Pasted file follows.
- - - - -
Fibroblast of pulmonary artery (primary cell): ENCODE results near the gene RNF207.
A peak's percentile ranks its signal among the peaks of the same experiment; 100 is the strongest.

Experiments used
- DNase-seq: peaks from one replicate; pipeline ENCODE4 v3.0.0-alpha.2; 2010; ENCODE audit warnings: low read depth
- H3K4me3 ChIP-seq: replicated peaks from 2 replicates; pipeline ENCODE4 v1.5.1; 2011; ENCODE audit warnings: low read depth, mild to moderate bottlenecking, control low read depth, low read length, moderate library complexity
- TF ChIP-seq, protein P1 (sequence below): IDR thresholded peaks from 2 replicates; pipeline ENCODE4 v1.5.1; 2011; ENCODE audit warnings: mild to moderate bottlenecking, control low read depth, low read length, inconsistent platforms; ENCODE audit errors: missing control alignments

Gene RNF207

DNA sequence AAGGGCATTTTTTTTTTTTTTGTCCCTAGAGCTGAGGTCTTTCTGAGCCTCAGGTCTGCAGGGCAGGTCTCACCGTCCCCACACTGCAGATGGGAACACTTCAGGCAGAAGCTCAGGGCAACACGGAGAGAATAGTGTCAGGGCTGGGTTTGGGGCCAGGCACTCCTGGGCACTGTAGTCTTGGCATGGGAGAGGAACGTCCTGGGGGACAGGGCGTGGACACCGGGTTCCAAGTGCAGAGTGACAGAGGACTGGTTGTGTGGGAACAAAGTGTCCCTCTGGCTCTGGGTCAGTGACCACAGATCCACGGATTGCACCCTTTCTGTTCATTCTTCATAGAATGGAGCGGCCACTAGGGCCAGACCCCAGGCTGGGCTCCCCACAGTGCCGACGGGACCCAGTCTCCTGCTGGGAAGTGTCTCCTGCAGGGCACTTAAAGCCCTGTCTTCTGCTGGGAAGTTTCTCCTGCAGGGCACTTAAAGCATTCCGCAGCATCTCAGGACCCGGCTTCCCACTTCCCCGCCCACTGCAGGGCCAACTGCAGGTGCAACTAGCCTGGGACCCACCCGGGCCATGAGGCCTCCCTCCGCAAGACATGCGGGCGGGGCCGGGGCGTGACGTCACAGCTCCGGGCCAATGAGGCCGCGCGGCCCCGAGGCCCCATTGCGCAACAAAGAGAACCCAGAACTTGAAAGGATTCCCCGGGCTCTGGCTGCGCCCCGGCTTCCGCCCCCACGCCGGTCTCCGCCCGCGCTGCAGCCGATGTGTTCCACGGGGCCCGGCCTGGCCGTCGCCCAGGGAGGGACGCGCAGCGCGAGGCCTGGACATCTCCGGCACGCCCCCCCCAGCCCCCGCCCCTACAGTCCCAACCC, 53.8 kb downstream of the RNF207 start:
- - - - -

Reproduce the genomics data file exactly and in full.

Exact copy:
Fibroblast of pulmonary artery (primary cell): ENCODE results near the gene RNF207.
A peak's percentile ranks its signal among the peaks of the same experiment; 100 is the strongest.

Experiments used
- DNase-seq: peaks from one replicate; pipeline ENCODE4 v3.0.0-alpha.2; 2010; ENCODE audit warnings: low read depth
- H3K4me3 ChIP-seq: replicated peaks from 2 replicates; pipeline ENCODE4 v1.5.1; 2011; ENCODE audit warnings: low read depth, mild to moderate bottlenecking, control low read depth, low read length, moderate library complexity
- TF ChIP-seq, protein P1 (sequence below): IDR thresholded peaks from 2 replicates; pipeline ENCODE4 v1.5.1; 2011; ENCODE audit warnings: mild to moderate bottlenecking, control low read depth, low read length, inconsistent platforms; ENCODE audit errors: missing control alignments

Gene RNF207

DNA sequence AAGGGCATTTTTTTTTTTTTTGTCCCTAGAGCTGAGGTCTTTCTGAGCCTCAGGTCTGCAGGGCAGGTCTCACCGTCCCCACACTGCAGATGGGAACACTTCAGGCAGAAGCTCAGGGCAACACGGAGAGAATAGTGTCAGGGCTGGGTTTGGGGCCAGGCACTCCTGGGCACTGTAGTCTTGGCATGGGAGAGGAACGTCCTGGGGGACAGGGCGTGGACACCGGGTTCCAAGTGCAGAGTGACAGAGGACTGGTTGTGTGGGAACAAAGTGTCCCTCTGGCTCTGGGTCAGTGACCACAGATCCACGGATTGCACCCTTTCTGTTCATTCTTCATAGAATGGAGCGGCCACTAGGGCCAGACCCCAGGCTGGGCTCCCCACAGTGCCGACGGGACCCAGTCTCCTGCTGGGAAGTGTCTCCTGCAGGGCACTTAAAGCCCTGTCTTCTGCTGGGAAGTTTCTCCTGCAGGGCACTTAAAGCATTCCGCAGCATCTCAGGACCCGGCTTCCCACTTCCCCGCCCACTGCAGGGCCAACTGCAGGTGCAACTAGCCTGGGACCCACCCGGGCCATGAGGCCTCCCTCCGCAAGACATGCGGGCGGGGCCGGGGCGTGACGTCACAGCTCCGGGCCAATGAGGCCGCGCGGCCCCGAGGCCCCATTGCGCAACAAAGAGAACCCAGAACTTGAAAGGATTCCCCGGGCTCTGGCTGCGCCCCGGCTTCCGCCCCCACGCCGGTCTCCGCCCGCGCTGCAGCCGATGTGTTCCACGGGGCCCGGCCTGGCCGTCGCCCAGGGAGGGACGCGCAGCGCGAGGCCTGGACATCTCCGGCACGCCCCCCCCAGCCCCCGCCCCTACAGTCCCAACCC, 53.8 kb downstream of the RNF207 start: